Ed Miliband and the TUC: Job done?

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Media captionEd Miliband said "meaningful negotiation" is needed to prevent further confrontation in the autumn

They called him Red Ed. They said he was in hock to the unions. They said he owed them.

Today the Labour leader sought to prove them wrong.

In his first speech to the TUC conference he told union leaders what some clearly did not want to hear on looming strikes over reforms to public sector pensions, on spending cuts and on the benefits of academy schools.

On strikes he was greeted with cries of shame when he declared: "while negotiations were going on, I do believe it was a mistake for strikes to happen. I continue to believe that."

Later he added: "in truth, strikes are always the consequence of failure. Failure we cannot afford as a nation. Instead your real role is as partners in the new economy."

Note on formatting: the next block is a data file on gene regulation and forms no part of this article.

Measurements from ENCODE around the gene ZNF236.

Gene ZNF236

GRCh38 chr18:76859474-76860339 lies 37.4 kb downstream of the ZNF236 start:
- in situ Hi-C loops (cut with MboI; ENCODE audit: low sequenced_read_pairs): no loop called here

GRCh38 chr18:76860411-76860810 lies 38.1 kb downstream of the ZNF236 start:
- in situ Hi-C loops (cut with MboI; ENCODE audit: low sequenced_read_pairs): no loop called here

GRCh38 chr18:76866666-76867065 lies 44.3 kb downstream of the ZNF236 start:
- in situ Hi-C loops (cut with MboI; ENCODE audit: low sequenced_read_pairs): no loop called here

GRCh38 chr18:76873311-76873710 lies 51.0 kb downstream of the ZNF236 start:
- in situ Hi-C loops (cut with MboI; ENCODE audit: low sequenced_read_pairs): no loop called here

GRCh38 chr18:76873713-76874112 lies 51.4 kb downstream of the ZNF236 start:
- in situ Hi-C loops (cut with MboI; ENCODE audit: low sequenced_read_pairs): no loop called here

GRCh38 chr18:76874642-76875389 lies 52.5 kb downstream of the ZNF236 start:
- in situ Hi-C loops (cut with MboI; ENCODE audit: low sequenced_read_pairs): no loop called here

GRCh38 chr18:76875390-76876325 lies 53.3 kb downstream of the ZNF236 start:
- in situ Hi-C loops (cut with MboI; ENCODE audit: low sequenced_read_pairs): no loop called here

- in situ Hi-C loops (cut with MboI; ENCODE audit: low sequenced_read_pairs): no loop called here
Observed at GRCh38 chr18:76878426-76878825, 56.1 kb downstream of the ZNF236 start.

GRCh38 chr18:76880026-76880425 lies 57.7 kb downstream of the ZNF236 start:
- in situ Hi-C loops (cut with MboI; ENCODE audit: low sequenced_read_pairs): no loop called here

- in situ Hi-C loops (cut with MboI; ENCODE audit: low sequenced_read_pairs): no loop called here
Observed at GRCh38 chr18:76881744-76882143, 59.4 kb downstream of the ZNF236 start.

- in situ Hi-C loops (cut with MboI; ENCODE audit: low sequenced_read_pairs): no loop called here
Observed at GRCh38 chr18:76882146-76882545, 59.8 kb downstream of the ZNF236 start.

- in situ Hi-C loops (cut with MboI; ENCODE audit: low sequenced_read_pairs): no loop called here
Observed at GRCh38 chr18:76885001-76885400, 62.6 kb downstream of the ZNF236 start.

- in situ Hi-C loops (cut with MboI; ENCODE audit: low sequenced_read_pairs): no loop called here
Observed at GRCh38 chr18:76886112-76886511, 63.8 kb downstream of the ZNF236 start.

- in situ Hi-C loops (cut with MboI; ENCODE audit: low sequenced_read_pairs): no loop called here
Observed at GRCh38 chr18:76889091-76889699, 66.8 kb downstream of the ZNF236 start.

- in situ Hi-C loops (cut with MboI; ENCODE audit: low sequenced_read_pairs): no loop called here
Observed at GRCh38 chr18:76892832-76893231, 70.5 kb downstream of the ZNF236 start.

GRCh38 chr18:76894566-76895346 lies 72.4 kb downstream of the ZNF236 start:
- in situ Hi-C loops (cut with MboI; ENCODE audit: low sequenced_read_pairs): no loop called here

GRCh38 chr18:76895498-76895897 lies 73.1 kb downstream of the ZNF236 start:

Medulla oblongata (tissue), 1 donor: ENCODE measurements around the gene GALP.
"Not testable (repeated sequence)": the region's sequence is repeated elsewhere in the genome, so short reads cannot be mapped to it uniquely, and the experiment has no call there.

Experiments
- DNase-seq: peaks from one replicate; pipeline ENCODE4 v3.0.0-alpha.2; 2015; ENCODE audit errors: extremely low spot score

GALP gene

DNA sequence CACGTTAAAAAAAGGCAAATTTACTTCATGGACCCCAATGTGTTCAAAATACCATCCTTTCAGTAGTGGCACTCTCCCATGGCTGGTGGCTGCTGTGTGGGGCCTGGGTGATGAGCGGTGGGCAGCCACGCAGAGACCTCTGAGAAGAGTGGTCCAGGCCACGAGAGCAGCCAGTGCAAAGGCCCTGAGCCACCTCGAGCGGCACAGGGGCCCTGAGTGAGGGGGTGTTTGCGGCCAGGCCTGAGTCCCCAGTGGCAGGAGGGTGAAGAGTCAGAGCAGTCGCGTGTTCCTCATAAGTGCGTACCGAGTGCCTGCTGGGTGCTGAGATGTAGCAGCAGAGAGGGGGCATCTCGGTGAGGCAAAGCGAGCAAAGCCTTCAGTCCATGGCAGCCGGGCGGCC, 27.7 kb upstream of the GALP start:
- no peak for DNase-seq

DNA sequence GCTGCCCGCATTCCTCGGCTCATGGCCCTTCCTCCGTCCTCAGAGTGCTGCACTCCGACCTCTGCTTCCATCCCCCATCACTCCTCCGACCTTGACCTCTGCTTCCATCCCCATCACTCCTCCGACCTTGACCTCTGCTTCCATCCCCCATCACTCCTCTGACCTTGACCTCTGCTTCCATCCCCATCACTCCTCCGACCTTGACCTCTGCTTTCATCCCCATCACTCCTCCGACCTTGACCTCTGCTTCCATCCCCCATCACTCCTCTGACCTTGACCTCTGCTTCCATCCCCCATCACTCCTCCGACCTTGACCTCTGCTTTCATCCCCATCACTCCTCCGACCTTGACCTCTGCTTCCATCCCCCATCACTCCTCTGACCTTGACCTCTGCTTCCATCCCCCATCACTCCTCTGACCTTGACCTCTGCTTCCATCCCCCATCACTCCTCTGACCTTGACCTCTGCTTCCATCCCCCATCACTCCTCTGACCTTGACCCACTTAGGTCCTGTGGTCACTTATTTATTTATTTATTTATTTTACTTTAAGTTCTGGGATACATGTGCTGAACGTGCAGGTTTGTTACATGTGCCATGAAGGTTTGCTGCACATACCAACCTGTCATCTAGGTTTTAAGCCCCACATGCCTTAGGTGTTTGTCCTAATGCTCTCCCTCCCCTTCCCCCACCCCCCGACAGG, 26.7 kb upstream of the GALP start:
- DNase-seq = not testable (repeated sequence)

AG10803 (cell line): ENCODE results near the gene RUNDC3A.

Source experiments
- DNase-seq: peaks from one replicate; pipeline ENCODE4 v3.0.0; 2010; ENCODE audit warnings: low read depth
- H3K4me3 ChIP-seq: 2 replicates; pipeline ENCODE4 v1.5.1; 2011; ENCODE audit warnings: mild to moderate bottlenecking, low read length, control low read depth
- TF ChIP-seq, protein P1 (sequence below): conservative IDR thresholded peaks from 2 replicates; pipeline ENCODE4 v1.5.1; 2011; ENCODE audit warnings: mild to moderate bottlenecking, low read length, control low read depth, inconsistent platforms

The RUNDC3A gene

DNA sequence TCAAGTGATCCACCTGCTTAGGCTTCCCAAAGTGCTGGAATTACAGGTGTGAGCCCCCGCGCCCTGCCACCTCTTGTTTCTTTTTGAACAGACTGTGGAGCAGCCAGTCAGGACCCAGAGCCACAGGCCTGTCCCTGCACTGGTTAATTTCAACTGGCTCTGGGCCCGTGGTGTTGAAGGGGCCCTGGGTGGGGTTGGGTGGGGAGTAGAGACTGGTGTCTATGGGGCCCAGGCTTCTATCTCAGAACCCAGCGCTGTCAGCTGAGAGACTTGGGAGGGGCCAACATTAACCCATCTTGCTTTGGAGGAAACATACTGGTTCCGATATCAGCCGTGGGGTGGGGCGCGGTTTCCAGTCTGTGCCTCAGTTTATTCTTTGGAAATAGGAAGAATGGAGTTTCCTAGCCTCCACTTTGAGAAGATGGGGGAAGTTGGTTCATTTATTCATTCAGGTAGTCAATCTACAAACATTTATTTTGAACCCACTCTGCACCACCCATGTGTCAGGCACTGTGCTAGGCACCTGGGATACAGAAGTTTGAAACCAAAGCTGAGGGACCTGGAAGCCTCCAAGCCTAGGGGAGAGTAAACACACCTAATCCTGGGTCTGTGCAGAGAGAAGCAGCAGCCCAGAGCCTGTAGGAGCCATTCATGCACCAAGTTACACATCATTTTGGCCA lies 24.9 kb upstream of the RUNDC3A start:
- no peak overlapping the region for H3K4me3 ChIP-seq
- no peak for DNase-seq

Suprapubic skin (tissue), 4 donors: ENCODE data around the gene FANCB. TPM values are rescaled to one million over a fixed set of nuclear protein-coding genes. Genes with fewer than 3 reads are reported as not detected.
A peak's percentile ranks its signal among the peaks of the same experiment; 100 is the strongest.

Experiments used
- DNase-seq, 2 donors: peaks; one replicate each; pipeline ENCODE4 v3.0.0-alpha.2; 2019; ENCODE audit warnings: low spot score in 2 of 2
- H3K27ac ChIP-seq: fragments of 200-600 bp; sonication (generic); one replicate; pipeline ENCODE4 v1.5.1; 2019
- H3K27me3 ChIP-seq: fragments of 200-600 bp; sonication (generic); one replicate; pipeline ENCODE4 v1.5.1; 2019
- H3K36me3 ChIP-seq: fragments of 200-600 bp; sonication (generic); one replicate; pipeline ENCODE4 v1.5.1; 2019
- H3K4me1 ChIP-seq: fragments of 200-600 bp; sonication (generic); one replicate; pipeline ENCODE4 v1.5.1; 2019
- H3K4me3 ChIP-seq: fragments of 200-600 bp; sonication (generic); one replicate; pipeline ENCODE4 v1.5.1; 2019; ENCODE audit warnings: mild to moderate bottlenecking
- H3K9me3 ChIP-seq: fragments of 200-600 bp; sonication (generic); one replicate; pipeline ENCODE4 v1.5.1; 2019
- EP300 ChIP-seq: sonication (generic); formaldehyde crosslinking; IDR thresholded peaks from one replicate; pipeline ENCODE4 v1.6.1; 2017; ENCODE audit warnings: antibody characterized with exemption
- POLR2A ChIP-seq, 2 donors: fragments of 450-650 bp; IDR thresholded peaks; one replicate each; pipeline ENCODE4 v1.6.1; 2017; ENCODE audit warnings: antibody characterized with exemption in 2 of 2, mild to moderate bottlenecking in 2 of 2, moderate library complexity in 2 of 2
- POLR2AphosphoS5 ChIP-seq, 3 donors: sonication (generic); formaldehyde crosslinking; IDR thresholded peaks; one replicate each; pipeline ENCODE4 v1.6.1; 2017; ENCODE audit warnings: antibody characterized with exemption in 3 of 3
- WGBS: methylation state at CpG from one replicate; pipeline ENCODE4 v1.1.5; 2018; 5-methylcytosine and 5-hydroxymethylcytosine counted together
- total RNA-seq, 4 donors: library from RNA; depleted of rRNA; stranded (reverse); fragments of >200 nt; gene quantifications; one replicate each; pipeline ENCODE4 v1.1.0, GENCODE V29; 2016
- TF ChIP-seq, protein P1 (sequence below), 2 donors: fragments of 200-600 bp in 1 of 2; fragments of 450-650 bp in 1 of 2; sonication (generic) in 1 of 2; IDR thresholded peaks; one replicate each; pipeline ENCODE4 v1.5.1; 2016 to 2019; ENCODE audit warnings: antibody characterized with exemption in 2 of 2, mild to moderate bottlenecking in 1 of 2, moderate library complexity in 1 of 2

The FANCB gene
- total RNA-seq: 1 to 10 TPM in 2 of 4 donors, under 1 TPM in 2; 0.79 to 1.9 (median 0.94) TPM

On spending cuts he told them, "We are not going to be able to spend our way to a new economy," and added that he could not promise to reverse all Tory cuts - such as the upgrading of pensions in line with CPI not the higher RPI.

On academies he said that they should work together with other state schools. That produced shouts of "No".

Now, lest you think this was Ed Miliband's WI moment, let me be clear, it was not. He was warmly applauded when he attacked tax avoidance, the Bombardier contract, NHS reorganisation and bankers.

This, I suspect, will be seen as "job done" by the Labour leadership ie Ed Miliband has created some visible distance between himself and the unions who helped elect him.